The vast majority of the population expected these early-day leaders of the putative mass revolution to be in lock-step with their fast-evolving aspirations for outright independence. But these were met with stunning disappointment from both Agbor Balla and Neba Fontem upon their release from prison. Agbor Balla maintained his initial stance for federation, and Neba Fontem, on the other hand, while still in the country, understandably remained mute. The disappointment was so palpable in many quarters that in a cautionary to a friend on 25 October 2017, I wrote:
If I may, and for what it’s worth, my advice to you would be never to subscribe to any cause because of anybody or personality but because you adhere to the ideals, principles and values. Otherwise, you’d find yourself regularly disappointed and demotivated by impostors and scoundrels who often mask their motivations and real intent. Don’t be moved by forked tongue rhetoric, but your fundamental objectives and goals, otherwise you will meet with disappointment and bitterness at every turn, for betrayal, like Cain and Abel, predates Esau and Jacob. The unscrupulously ambitious often ride on the blood and corpses of their unsuspecting and naive victims to power and glory.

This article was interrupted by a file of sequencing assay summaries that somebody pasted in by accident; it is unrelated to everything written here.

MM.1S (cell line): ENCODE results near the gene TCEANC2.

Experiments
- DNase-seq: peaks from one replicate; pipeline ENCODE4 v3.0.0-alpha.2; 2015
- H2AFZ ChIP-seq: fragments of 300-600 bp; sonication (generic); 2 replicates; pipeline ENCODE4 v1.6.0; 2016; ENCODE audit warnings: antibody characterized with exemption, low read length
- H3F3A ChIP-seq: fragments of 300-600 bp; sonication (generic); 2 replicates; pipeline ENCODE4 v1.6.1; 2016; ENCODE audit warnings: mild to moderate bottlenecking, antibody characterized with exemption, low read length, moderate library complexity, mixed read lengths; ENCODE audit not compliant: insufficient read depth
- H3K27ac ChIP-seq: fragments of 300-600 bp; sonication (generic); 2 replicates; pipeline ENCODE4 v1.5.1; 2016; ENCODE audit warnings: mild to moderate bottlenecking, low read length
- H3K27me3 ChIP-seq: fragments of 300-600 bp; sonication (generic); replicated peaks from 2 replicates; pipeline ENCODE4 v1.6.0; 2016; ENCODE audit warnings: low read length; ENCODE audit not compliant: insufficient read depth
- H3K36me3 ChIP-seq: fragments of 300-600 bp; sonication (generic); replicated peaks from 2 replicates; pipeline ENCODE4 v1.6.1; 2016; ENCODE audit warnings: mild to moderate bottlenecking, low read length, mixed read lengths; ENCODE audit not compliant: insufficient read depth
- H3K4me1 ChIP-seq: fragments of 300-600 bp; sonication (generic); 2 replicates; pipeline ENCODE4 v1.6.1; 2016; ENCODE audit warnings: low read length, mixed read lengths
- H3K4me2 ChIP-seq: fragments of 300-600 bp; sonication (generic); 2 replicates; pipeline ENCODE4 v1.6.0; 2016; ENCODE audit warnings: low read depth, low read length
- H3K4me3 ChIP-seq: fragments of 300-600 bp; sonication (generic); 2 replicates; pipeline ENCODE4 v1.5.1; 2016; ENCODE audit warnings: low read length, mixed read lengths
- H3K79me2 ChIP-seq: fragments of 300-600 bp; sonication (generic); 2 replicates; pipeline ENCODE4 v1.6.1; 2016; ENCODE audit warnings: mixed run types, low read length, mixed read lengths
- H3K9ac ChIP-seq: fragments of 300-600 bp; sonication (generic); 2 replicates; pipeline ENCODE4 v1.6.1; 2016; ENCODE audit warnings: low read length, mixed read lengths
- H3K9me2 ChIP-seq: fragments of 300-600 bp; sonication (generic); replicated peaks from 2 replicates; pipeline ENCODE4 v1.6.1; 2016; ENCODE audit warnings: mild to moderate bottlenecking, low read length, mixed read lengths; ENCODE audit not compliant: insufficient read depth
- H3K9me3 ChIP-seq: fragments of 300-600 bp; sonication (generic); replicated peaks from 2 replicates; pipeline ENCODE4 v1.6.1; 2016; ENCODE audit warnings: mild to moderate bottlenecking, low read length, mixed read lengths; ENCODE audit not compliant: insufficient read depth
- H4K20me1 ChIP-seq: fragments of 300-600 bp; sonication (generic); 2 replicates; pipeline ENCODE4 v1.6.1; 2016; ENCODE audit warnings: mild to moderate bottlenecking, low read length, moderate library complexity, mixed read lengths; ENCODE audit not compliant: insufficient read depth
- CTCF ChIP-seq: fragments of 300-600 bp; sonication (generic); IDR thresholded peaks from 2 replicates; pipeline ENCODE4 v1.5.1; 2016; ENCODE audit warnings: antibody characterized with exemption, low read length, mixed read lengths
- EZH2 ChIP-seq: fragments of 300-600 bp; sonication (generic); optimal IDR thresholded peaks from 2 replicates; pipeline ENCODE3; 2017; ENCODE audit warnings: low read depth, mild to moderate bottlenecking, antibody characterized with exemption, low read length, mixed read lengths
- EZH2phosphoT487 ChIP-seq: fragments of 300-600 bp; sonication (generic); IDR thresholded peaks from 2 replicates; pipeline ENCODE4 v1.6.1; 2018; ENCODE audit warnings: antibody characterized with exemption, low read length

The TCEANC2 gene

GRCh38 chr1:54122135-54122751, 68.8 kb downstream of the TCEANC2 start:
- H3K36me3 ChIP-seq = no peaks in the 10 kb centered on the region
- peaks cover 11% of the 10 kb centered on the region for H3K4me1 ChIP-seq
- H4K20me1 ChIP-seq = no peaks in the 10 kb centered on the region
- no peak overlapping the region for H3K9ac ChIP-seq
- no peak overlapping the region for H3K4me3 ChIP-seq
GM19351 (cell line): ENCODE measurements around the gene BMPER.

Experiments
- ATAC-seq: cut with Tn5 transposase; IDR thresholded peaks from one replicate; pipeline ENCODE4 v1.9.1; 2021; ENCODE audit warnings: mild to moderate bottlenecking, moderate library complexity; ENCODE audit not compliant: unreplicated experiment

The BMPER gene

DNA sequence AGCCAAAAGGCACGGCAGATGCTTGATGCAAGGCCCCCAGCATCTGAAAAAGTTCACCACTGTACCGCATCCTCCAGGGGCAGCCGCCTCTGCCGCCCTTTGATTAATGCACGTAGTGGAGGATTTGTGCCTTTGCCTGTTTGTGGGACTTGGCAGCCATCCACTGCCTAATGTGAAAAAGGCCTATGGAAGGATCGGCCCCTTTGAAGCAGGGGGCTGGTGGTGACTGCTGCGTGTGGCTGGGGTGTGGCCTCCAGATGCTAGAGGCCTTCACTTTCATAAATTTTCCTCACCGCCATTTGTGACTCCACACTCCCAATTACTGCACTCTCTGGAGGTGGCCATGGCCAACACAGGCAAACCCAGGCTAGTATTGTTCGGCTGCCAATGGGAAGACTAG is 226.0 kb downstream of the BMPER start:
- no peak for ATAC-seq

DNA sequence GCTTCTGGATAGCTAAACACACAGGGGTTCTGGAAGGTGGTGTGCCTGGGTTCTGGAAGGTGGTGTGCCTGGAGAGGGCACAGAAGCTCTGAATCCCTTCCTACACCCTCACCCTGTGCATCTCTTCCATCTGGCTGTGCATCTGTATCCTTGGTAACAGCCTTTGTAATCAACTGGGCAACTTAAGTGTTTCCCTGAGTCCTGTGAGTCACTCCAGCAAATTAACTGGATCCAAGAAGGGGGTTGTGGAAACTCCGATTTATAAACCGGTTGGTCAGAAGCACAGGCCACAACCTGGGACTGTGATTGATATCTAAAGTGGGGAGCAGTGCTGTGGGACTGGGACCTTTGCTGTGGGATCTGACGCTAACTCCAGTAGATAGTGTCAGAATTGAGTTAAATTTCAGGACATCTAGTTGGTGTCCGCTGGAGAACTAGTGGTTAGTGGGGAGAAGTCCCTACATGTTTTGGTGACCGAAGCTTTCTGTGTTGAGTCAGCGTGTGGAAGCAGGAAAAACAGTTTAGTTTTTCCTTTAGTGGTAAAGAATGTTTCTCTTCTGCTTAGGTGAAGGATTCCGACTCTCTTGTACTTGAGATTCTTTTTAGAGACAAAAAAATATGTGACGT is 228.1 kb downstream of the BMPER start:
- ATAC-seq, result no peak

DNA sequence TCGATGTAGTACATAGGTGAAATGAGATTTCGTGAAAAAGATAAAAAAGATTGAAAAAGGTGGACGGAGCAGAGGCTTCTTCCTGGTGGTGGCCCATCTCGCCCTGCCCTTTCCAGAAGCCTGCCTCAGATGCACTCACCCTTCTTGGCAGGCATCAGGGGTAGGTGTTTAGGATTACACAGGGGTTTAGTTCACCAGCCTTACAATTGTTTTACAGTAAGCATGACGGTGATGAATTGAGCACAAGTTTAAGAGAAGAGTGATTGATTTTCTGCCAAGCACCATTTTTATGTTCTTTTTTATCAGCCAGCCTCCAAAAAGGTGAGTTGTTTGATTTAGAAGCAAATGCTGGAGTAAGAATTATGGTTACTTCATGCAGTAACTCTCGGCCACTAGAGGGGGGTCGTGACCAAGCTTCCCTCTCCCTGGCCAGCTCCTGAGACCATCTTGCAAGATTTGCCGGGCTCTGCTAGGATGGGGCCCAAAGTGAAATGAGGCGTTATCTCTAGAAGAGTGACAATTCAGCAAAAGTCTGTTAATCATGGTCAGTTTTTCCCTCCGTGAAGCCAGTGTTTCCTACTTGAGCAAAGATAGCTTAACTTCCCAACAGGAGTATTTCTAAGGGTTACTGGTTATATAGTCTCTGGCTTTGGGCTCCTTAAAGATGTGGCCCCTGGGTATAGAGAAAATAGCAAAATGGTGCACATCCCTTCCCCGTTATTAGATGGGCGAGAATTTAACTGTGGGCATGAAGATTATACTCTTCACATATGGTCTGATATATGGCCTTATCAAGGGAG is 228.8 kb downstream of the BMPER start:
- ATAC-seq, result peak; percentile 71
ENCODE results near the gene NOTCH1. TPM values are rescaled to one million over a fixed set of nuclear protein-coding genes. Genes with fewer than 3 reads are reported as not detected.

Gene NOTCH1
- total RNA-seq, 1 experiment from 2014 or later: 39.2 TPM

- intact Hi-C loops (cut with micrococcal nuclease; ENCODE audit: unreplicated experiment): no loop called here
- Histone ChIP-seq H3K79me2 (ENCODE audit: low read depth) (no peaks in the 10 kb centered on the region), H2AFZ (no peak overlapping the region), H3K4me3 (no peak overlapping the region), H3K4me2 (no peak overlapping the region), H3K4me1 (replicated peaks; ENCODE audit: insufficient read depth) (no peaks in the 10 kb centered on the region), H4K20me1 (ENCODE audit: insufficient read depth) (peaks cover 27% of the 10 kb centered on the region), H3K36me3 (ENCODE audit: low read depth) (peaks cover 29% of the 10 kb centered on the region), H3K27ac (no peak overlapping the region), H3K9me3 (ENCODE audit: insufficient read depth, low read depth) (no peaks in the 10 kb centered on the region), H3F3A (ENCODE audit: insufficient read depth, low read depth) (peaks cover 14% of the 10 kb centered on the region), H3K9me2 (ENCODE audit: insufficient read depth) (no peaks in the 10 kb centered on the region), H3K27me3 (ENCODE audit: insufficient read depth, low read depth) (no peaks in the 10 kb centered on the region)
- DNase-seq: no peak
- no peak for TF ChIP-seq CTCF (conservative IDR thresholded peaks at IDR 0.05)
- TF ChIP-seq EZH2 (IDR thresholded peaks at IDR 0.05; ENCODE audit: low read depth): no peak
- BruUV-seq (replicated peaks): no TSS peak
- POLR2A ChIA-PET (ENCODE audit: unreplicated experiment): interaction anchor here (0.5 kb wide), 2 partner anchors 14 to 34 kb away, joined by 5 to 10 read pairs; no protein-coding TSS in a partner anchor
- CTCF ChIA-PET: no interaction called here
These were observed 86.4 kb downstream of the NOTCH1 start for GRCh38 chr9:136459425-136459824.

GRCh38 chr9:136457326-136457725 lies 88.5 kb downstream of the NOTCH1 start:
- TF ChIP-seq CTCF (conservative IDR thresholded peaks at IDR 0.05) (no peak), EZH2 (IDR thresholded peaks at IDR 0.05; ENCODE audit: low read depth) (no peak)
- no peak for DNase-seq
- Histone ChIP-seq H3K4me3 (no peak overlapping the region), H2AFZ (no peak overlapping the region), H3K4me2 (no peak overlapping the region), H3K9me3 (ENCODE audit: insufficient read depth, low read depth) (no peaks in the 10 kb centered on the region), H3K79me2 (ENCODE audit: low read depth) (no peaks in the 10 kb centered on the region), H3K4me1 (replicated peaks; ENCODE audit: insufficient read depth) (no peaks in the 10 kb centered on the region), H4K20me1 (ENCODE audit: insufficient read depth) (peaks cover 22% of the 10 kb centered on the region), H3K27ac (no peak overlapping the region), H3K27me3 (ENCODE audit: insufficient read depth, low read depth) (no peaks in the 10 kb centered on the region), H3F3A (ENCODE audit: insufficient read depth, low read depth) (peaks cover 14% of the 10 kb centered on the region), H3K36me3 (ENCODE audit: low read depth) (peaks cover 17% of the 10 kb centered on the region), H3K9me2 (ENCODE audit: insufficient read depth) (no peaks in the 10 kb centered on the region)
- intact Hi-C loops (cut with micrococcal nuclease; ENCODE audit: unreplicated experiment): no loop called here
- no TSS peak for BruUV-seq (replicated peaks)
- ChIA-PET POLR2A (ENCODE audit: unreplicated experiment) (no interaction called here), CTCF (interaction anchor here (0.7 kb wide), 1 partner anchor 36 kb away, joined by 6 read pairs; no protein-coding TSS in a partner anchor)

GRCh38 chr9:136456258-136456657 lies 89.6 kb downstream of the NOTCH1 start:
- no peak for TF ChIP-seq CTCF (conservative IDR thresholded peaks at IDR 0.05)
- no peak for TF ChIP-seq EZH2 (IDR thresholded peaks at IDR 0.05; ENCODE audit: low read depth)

On the specific of the Southern Cameroons cause, rest assured it cannot be betrayed, for like in a relay race, people will play their assigned roles at various moments, and others will pick up the baton. Perhaps you were not here yet when I said what the lawyers and CACSC were doing was a side-show. Otherwise, how do you expect a cause such as this to be championed by professional trade unions? They certainly have a role to play, but not at the forefront – it will be asking too much from them by expecting that they commit class suicide. The veritable leadership lies in and with the masses whose consciousness has been awoken. So, I leave you with this: Francois Mitterrand, it was, who said in politics, you have but travel companions, and as each of the travelers reach their destination or take a fork in the road, so do the others continue. The only danger to the project is those who believe in certain leaders at given moments, not in the cause itself.